On the Grammarly website, they have the following sentence:

You can upload a document which size is under 4 MB

As a fan of irony and grammar, I'm curious as to whether the bolded portion is grammatically correct. It sounds really awkward, and I've honestly never seen anyone use that phrasing. I would've opted for one of the following:

You can upload a document whose size is under 4 MB

You can upload a document which has a size of less than 4 MB

You can upload a document with a size under 4 MB

You can upload a document smaller than 4 MB

Is their version acceptable?

  • 11
    Your instinct is correct. Their version is not. Feb 1, 2017 at 22:47
  • 2
    Just wondering - what do you get when you feed the paragraph back to grammarly's grammar checker?
    – Lawrence
    Feb 1, 2017 at 23:49
  • I agree that this form is odd, but some even highly educated native speakers seem to use it. Here is one such example form David Foster Wallace: "This reviewer's family is roughly 70 percent SNOOT, which term itself derives from an acronym, with the big historical family joke being that whether S.N.O.O.T. stood for "Sprachgefühl Necessitates Our Ongoing Tendance" or "Syntax Nudniks of Our Time" depended on whether or not you were one" (Footnote 3 at harpers.org/wp-content/uploads/…). Seems odd for a SNOOT like DFW. Or was he being ironic? Feb 2, 2017 at 1:15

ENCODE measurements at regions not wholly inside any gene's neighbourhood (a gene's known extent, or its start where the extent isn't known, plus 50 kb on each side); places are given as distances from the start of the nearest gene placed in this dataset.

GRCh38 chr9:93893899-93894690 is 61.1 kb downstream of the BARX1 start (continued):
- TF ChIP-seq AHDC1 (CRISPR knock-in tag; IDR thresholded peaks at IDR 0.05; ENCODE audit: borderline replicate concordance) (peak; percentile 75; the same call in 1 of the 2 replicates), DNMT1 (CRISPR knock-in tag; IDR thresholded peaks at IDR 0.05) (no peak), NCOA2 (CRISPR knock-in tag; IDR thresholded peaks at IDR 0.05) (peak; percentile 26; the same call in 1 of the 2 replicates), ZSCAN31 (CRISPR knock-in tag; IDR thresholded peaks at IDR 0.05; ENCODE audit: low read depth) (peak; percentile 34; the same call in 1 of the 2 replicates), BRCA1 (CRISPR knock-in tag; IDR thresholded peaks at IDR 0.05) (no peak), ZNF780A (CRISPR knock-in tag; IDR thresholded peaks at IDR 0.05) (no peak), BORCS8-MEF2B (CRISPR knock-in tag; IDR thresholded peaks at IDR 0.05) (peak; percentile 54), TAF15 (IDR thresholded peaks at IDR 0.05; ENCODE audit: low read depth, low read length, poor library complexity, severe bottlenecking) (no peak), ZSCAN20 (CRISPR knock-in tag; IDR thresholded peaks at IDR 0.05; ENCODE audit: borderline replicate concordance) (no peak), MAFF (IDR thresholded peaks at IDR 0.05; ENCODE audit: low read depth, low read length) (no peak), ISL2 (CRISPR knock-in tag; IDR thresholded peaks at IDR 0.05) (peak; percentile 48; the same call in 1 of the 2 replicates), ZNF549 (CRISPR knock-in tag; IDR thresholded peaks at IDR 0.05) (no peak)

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    @Lawrence Lol, I've got to try that now. Update: didn't flag it Feb 2, 2017 at 2:05
  • which has a size would be better with that instead of which.
    – Barmar
    Feb 2, 2017 at 19:58

2 Answers 2


As Janus Bahs Jacquet observes in a comment beneath the poster's question,

Your instinct is correct. Their version is not.

Tacitly (and belatedly), Grammarly seems to have recognized the ungrammarliness of its originally posted wording. The wording that now appears on the cited support page is

You can upload a document of 4 MB or less.


You are correct. Even though "you" is the subject of the sentence, and "can upload" is the predicate, which size indicates a question, and since there is none, rather, there is a statement, the sentence is grammaticaly incorrect. However, the english reader should be able to figure out what they mean, so it gets the point across and works, but is technically incorrect and should be avoided.

  • 3
    which doesn't indicate a question, it's a relative pronoun. It's just the case that it's the wrong pronoun for this use.
    – Barmar
    Feb 2, 2017 at 19:56

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